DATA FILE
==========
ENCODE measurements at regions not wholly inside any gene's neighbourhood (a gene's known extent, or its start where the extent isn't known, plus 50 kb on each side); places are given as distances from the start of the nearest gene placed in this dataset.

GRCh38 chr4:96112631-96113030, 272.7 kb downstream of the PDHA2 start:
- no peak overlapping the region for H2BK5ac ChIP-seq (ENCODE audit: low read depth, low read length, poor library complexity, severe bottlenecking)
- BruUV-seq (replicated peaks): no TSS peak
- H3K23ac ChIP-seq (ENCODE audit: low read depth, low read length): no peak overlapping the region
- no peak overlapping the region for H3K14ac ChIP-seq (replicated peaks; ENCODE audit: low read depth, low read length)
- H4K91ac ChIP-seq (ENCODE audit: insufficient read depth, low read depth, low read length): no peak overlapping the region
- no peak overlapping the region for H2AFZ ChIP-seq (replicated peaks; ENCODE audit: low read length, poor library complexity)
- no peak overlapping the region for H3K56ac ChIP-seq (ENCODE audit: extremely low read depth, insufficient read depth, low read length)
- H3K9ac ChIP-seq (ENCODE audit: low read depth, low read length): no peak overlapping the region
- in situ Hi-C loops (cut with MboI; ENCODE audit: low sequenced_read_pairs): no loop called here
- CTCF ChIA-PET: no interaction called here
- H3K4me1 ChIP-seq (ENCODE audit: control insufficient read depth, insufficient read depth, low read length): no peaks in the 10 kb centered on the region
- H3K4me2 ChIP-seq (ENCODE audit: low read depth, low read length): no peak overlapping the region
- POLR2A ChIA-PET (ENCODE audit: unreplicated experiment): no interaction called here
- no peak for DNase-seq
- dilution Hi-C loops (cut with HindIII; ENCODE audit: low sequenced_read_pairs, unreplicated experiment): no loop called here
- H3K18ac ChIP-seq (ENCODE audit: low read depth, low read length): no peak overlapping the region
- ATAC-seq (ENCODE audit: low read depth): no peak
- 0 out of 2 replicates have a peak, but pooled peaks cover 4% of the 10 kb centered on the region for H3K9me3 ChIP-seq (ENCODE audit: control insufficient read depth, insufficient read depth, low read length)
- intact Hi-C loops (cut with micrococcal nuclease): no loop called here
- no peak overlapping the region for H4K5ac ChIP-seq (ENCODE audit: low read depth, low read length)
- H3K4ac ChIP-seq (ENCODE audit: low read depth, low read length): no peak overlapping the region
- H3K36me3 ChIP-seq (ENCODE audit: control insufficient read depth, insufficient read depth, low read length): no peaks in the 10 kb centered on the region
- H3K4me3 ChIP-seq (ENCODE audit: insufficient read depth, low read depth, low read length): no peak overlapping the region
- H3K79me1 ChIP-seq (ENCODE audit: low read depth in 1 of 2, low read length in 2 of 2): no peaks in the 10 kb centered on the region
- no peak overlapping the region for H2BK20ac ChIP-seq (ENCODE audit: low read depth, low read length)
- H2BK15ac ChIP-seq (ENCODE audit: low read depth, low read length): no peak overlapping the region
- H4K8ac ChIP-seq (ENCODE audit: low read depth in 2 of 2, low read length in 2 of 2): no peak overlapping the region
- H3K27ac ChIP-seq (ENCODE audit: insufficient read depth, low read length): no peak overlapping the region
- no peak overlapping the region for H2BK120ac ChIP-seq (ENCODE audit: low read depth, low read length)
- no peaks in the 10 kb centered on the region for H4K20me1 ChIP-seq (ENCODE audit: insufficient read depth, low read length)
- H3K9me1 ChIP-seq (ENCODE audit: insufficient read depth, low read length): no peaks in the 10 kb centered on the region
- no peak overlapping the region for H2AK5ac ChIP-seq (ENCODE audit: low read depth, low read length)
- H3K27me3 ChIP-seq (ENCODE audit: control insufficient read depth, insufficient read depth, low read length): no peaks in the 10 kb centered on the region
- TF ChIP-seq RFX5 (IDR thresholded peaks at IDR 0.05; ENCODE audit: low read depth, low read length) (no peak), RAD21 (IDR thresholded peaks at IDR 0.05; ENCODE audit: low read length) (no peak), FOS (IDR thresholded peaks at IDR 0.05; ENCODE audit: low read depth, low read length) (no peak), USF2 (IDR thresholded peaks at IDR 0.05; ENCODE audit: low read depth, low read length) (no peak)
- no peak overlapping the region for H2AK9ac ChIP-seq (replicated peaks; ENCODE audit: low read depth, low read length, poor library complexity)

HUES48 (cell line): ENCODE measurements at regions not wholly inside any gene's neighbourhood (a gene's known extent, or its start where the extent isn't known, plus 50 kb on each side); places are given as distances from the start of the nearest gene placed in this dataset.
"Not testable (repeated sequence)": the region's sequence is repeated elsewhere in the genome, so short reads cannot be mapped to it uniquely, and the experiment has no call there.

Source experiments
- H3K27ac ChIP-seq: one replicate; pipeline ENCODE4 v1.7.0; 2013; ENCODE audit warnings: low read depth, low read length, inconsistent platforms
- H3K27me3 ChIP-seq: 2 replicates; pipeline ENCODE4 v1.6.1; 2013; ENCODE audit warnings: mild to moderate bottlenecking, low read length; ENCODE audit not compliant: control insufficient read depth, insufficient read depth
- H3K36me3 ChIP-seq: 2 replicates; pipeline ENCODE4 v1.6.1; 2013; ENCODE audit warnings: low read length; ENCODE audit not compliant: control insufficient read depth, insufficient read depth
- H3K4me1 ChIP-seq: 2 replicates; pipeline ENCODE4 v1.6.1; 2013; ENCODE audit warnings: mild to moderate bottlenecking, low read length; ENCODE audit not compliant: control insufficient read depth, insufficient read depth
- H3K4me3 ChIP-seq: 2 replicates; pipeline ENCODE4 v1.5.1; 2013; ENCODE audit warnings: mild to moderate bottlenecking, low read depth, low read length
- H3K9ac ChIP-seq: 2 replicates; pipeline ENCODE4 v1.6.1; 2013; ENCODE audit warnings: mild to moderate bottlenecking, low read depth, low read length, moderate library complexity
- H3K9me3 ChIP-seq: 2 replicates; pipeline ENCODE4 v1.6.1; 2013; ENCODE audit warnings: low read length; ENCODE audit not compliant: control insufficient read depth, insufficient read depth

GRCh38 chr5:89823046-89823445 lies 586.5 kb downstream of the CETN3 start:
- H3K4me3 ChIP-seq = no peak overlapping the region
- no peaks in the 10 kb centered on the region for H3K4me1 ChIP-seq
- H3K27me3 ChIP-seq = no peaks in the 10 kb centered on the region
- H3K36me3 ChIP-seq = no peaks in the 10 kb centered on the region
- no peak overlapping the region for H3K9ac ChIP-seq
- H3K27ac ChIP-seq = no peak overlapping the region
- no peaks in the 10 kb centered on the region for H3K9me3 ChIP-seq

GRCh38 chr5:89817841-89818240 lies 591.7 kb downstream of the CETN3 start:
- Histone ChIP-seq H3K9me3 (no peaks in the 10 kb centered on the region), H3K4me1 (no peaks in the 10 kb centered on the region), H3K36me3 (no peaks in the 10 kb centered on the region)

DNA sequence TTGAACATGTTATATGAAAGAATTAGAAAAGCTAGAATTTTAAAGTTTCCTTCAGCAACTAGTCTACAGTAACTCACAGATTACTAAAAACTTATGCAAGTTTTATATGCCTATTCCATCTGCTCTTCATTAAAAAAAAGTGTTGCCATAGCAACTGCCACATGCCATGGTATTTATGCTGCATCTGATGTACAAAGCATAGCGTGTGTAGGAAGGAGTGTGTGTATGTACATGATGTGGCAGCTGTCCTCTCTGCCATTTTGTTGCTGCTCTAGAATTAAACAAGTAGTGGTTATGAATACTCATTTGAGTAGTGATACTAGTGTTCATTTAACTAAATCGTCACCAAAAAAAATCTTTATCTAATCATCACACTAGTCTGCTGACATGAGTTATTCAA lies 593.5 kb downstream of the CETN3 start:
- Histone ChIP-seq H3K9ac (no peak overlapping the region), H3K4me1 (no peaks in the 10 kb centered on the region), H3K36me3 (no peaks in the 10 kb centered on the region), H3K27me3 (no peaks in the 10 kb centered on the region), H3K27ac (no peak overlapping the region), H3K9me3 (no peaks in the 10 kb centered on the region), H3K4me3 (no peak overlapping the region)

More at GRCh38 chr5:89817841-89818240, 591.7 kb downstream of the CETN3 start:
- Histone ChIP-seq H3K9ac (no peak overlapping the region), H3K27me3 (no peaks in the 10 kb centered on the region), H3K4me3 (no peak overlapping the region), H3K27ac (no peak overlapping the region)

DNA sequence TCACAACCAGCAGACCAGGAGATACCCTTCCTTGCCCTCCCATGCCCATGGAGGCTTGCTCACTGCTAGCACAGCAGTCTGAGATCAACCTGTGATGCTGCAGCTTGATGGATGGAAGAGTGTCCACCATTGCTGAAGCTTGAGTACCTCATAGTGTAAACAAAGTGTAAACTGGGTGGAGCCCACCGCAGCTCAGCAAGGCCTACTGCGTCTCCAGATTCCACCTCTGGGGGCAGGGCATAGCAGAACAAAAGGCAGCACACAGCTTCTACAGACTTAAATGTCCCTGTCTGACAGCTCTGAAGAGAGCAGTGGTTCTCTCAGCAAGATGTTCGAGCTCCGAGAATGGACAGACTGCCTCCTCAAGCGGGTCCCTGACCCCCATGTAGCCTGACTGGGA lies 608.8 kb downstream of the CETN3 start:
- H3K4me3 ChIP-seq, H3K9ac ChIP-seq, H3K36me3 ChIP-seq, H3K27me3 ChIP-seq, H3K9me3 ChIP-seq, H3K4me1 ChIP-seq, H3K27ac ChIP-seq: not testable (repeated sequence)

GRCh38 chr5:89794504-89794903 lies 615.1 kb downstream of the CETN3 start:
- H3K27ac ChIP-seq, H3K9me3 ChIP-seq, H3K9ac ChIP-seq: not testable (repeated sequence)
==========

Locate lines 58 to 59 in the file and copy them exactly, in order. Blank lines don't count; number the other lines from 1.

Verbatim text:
DNA sequence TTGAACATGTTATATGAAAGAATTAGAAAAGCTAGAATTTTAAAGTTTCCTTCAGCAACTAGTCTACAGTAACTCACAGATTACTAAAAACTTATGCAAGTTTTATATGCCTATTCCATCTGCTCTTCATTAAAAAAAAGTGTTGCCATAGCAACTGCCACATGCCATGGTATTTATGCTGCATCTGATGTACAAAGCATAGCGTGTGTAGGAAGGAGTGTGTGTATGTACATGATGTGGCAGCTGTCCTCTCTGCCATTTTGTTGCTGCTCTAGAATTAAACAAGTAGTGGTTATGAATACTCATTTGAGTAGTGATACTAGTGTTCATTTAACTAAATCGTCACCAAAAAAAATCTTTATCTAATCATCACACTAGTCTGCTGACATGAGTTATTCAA lies 593.5 kb downstream of the CETN3 start:
- Histone ChIP-seq H3K9ac (no peak overlapping the region), H3K4me1 (no peaks in the 10 kb centered on the region), H3K36me3 (no peaks in the 10 kb centered on the region), H3K27me3 (no peaks in the 10 kb centered on the region), H3K27ac (no peak overlapping the region), H3K9me3 (no peaks in the 10 kb centered on the region), H3K4me3 (no peak overlapping the region)